We recently asked Cycling Weekly readers to come up with a pitch for a great new cycling movie. Hollywood, are you ready?
Although there have been several great – and some truly bad – cycling movies over the years, there are still plenty of blockbuster-worthy plots that have never made it on screen.
We asked Cycling Weekly readers to come up with some cycling movie plotlines, and nominate who would play the leading character(s). We present a selection of the answers, in association with B’Twin.
Can you come up with a pitch for a cycling movie? Who would star in the leading role? Tell us in the comments section below.
Blazing Saddles 2.0: Revenge of the Mamils. When crackpot anarchists seize control of the UCI and threaten to ban all timed sportives “because they are racing really and you should get a licence”, retired USAF Major ‘Minor’ Gains is not going to have his training routine and plans for the season ruined.
He rides, yes rides in a military jet, helicopter and last five miles on a bike with missiles on it to Switzerland to restore peace and justice for all. He is supported by his trusty domestique, played by Alan Carr, and his beautiful daughter, played by Jennifer Lawrence, who is also in Europe for some vague reason.
Fools are going to be crushed, careers ruined and corporate hospitality areas left disrupted when The Rock switches iron for Lycra and makes it rain tears.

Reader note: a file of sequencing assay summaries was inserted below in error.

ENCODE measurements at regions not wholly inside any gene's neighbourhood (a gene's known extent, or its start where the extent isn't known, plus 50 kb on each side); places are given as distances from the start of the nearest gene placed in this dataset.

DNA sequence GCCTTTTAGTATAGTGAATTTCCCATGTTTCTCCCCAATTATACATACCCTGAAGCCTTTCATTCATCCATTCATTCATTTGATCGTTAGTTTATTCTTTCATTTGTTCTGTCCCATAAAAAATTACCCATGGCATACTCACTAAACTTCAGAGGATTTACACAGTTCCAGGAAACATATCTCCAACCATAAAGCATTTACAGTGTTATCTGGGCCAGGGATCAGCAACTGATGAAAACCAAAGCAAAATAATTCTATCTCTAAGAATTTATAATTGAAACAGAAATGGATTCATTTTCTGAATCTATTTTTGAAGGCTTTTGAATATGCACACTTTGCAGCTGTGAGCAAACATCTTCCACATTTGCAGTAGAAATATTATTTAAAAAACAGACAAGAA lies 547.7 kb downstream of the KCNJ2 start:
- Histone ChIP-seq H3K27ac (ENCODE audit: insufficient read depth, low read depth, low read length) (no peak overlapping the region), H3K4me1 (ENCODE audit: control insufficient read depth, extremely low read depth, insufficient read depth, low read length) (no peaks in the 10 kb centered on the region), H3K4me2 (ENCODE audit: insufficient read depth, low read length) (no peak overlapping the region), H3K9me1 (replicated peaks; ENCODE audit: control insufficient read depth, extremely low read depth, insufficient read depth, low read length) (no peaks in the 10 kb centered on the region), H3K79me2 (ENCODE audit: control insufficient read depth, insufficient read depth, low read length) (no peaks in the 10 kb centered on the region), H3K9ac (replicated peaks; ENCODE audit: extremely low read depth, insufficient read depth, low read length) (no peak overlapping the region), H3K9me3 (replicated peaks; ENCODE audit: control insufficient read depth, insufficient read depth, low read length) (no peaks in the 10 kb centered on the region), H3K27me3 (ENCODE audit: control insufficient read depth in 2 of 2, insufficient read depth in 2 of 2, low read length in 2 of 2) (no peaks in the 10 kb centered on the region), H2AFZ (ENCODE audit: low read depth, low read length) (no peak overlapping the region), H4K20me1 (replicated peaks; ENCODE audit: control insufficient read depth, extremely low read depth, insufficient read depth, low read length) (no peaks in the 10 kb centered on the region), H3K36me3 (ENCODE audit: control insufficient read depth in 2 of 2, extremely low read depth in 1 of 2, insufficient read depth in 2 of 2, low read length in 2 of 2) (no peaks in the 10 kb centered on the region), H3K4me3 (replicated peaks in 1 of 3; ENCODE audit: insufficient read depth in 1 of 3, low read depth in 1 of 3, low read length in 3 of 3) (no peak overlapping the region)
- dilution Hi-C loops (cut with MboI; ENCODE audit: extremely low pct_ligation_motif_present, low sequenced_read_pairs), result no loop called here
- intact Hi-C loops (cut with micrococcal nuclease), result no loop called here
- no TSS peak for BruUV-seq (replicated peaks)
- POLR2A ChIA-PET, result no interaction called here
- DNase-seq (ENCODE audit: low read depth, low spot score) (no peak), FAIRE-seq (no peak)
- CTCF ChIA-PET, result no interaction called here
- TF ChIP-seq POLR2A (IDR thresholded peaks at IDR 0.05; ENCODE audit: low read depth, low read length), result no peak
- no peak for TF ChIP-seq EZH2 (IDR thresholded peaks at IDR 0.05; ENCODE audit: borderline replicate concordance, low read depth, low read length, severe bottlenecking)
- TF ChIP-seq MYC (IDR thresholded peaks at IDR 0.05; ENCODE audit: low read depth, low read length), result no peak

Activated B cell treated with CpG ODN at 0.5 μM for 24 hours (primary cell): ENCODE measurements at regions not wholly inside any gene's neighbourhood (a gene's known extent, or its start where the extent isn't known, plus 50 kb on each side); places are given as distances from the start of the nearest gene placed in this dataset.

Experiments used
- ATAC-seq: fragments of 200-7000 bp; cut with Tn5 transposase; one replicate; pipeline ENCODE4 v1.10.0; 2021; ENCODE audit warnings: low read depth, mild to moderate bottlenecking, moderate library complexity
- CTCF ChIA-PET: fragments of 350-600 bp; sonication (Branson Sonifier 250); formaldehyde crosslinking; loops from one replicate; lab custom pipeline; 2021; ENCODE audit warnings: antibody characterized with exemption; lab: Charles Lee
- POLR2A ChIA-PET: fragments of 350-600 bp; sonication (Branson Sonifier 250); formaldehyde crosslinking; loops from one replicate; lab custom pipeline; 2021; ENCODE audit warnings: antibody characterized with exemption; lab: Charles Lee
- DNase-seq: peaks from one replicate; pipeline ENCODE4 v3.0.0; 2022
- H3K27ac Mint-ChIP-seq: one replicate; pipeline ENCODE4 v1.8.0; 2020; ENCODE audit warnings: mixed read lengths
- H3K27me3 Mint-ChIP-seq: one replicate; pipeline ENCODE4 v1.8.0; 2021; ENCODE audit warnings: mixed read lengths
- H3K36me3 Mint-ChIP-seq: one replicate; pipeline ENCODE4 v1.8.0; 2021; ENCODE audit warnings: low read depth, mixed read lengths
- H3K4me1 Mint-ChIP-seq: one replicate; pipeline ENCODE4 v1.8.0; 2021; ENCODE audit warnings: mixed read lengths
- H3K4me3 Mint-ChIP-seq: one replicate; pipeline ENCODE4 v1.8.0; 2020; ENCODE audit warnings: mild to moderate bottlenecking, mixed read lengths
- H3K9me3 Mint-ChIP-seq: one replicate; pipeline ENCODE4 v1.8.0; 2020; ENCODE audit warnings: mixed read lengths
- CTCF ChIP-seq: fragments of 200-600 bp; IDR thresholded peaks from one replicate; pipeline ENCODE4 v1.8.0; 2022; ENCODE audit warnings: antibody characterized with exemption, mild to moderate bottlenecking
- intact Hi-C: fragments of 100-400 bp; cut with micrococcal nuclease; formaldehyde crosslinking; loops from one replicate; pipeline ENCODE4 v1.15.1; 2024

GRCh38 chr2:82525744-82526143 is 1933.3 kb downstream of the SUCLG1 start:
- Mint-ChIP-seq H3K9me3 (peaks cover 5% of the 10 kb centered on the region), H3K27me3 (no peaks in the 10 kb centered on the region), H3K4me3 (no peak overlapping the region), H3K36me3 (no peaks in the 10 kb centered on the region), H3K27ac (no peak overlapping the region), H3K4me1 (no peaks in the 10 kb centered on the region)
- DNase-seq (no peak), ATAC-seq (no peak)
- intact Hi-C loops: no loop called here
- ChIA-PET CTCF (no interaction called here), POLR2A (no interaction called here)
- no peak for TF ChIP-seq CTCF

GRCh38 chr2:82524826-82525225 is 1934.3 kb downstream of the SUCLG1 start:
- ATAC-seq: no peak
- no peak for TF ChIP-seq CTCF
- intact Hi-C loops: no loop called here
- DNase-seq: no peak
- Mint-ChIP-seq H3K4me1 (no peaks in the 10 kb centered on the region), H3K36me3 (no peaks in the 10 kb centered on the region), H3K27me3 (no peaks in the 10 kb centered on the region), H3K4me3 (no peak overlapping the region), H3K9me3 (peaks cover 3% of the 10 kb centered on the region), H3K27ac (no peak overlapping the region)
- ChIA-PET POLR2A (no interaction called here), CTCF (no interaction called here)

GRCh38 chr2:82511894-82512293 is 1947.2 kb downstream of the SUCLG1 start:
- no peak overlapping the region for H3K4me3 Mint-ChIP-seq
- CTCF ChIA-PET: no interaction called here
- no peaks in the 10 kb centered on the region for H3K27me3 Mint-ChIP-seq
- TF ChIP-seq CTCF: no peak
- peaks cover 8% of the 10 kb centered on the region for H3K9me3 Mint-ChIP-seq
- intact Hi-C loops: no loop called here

Tubs Versus Clinchers: Tom Hardy (tubs) and Daniel Craig (clinchers) duke it out to find out once and for all which is the one true tyre.
Deliveroo — The Movie. A Deliveroo rider unwittingly delivers a takeaway to the head of the national cycling team. The boss is impressed with how hot his lamb bhuna is, so offers the young lad a shot at stardom. He makes his debut in the velodrome at the Tokyo Olympics and wins gold in the omnium.
How about Transformers, where Rapha-clad nerds on Pinarellos turn into Slovak ninjas on S-Works and save the world from running and swimming?
Christian Bale works in a frame-makers in downtown Pontypridd toiling away machining lugs worthy of the finest exotica, while on the weekends he follows the keirin circuit in Japan, betting all his spare cash and losing everything.
Then one day the top-ranked racer turns up in Newport for an international event but his bike doesn’t make it and he ends up winning on a frame made on the side by Bale, catapulting the lowly lug-machinist to global stardom. Christian Bale is The Frame Machinist.
Young ne’er do well (played by Charlie Heaton) from a sink estate is a bicycle thief. On his latest raid, he steals the bike of an older man from his estate (Christopher Eccleston), who is down on his luck, divorced, etc. Eccleston gives chase in his car and eventually catches Heaton.
We learn Eccleston was once an Olympic cyclist and coach before falling out with the authorities and recognises potential in Heaton. He persuades him to let him coach him in exchange for not pressing charges. With some ups and downs (pressure from mates to fall into old ways) Heaton qualifies for the Olympics. After missing out on the medal race, he his reinstated after a competitor is disqualified and goes on to win gold.
Dude, Where’s My Bike? Nuff said.
Steven D Purnell